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Cloughie, the great teacher

The tragically early death of football manager Brian Clough was accompanied by reminiscences of his zest for life and massive achievements. He was always given far too little credit, however, for being an outstanding teacher.

He did what the finest teachers do brilliantly: drew the most out of his pupils, some achieving way outside others' suffocating expectations of them, and indeed far beyond their own wildest dreams. He offered inspiration to teachers - if you know how to teach, and expect the best, you may actually get it.

He will be remembered for winning two European cups in successive years with a club that was not regarded as "glamorous". It is also hard to forget his eccentric behaviour and hilarious remarks, such as "I may not be the best manager in the business, but I'm definitely in the top one".

I shall remember him as a naturally gifted teacher. He often behaved like a strict schoolmaster who was also a character. The team arrived later than scheduled for a European Cup final because he sent one player back to shave.

Trevor Francis, the first pound;1 million transfer, was admonished for punching the ball into the goal, no cheating was tolerated - and - also made to take his hands out of his pockets when Clough presented him with the trophy for young player of the year. England international Tony Woodcock was told to make a cup of tea for a visiting cub journalist. You can just see Clough taking Year 9 for football on a wet Wednesday afternoon.

More fascinating are the stories about how he taught people to be better players. You don't acquire his reputation for turning journeymen into international stars without being a brilliant teacher.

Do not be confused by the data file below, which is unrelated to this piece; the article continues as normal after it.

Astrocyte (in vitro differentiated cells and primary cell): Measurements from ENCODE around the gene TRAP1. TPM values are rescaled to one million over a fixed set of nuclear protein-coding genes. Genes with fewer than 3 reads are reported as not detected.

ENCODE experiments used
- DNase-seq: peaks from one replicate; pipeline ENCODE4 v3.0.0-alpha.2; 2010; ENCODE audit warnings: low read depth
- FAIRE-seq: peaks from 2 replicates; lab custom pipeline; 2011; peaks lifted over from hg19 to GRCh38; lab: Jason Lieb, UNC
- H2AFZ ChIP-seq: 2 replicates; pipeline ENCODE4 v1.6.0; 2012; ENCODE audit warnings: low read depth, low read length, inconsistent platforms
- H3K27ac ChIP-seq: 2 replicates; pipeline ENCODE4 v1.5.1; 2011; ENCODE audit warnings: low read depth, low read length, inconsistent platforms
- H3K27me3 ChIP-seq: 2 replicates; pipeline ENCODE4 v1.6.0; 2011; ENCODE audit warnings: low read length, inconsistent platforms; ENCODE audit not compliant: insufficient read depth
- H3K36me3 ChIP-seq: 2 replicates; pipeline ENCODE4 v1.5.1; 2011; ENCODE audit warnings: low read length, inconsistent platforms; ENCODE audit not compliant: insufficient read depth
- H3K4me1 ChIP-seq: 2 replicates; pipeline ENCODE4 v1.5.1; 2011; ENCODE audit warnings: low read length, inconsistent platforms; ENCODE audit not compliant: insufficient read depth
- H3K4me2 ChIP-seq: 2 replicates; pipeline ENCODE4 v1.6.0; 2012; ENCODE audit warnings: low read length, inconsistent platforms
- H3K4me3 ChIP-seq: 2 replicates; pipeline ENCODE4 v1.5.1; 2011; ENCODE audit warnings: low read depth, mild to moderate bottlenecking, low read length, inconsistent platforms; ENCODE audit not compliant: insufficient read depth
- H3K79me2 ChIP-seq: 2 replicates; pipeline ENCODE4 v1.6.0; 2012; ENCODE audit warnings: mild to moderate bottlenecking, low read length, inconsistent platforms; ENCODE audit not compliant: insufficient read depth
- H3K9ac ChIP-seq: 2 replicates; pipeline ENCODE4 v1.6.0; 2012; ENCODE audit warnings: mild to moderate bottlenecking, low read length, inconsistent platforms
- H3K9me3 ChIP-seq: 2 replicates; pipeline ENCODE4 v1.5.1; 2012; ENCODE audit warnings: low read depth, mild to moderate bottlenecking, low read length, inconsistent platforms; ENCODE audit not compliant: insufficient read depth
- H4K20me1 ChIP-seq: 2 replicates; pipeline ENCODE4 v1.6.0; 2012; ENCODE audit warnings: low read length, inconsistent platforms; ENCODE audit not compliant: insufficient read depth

John McGovern was a modest lad of apparently limited talent, who looked likely to spend his career in lower leagues. Instead he became an international and captained Clough's championship and European cup-winning teams.

Contrary to his reputation as a thug with his players, Clough always defended McGovern when he was criticised, saying he was a model professional. He knew which players to boost and which to take down a peg.

McGovern himself recalls graphically an event which changed his career.

In an early match under Clough's management, McGovern spent the whole game running up and down, never once beating a defender. Back at the training ground Clough knew what to do.

"I want you to dribble this ball out to the corner flag, round it, and come back again."

McGovern dutifully obeyed.

"Now run to the corner flag, round it, and back again without the ball."

"What for?"

"Just do it."

McGovern did as he was bid.

"So which was easier, running with the ball, or without it?"

"Running without it, obviously."

"Then why don't you pass the ball to somebody?"

This is one of many similar events that former players recall vividly. Its salient features can be deconstructed: expert subject knowledge, identifying a problem and finding a solution, experiential learning that involves the pupil, using an appropriate language register, showing personal interest, adapting teaching to the individual, offering constructive feedback.

Clough would have vomited at such terms. As Goethe described in a poem about a dragonfly, dissect life to find the secret of its beauty and you are left with a crumpled handful of dead bits.

I have met many people in other jobs who are fine teachers from whom we can learn. Jimmy Young was a brilliant adult educator. I did many programmes with him and he had always mastered his brief. You can smell those who haven't bothered. They ask omni-purpose vague questions: "What's it all about then?"

"So what do you think needs to be done next?"

The topic could be global warming, Ofsted, or bingo.

Jimmy Young knew his stuff, used the right language for his interviewee and audience and was a natural enthusiast. I have sometimes used music in lessons, but never had the courage to teach subject matter punctuated from time to time with pieces of music the class will enjoy. I will one day, if only as a tribute to him.

One last story about Clough the teacher. Minutes before the kick-off of the European Cup final a nervous Nottingham Forest team waited in the dressing room. Clough entered and put a ball down on the floor. "That's your best friend," he said. "Don't give it away."

The message was clear and simple: you don't have to panic, you're a skilful team. They won, of course.

Teaching is about much more than individual incidents, and Brian Clough might well have been too unorthodox and impatient to teach in a school day by day.

But I will always remember him as an ace teacher. He was a master in a field where many have failed.

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